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Many homeowners don’t know that their central HVAC has a drain system through which your home’s excess moisture is channeled and disposed of. As moisture condenses on your evaporator coils, it is drained away through the condensation drain line.

This helps to keep your home comfortable, as excess humidity can make you feel too warm, and then you’re likely to head for the thermostat to lower the temperature. When the drain is working properly and condensation is properly being drained away, your air conditioner most likely is doing a good job controlling relative humidity.

Why Keep Your Condensate Drain Line Clean?

The condensate drain isn’t important just for controlling the temperature. When it is in good working order, it prevents water damage in the home, while protecting the system from microbiological growth, such as mold, which can result in unpleasant and unhealthful indoor air quality.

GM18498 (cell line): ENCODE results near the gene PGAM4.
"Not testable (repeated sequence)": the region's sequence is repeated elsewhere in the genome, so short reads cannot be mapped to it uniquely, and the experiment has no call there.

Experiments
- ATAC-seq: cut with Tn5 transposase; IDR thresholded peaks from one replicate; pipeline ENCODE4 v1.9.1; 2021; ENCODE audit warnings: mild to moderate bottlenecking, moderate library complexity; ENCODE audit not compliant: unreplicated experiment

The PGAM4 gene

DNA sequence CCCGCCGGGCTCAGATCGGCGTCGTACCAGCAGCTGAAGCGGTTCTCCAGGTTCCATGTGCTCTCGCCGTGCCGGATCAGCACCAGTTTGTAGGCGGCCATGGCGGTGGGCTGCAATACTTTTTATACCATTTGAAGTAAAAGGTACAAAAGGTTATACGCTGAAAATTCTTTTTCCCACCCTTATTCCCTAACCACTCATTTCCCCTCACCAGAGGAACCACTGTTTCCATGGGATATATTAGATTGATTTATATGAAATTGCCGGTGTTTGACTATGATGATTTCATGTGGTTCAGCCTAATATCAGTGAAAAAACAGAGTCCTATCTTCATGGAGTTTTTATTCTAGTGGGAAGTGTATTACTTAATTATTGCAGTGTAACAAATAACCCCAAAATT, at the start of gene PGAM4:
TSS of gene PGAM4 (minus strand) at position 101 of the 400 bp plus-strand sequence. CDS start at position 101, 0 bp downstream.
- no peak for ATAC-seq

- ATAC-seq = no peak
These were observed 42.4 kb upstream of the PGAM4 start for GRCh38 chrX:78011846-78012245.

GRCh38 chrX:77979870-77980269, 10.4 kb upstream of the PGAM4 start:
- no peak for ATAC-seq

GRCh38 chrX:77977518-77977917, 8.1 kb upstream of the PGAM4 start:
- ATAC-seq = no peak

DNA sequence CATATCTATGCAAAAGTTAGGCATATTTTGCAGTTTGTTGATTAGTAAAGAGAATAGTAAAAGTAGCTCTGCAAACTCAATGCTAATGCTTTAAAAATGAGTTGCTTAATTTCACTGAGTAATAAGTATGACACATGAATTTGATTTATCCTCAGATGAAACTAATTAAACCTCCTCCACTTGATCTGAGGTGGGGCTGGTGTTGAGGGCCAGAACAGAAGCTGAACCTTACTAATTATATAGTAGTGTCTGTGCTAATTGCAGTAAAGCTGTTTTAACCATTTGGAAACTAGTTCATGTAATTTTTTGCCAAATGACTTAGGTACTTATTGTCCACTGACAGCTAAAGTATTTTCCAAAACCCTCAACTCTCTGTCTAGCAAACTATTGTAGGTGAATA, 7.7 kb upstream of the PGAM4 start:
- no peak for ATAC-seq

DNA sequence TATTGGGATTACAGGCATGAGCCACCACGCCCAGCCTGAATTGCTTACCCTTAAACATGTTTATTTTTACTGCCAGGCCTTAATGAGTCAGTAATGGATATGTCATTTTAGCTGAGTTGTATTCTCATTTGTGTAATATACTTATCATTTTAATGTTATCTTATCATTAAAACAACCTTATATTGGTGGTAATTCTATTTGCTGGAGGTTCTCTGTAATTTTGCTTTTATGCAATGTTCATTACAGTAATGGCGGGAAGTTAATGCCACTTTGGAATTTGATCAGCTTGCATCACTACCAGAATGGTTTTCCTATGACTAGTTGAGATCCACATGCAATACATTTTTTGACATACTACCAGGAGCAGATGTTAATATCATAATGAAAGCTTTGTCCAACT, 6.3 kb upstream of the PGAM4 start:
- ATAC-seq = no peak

As the water drains away from the coils, it is directed toward a pan, made either of metal or plastic. The metal pans can corrode and holes can develop over time. Plastic pans, which may be located near the furnace, can dry out and crack, again developing holes. These pans should be checked regularly, preferably during the fall and spring when you schedule HVAC system maintenance.

The HVAC technician should also check the drain pans to make sure they aren’t getting plugged up. Over time, the lines and holes may get clogged with dirt and sludge, which can also build up with bacteria or mold.

Signs of a Plugged Drain

Telltale signs of a plugged drain are water puddles on the floor near the unit, damp conditions inside the HVAC cabinet or dripping sounds when the unit comes on.

Condensate pans are shallow, so if these symptoms appear, turn the unit off and call for help right away. The excess water can damage carpets, baseboards and walls.

While some homeowners are competent to tackle this task, it’s usually best to call an HVAC tech.

For more about your condensate drain line, contact NisAir Air Conditioning and Heating of Martin, Palm Beach and Indian River counties.

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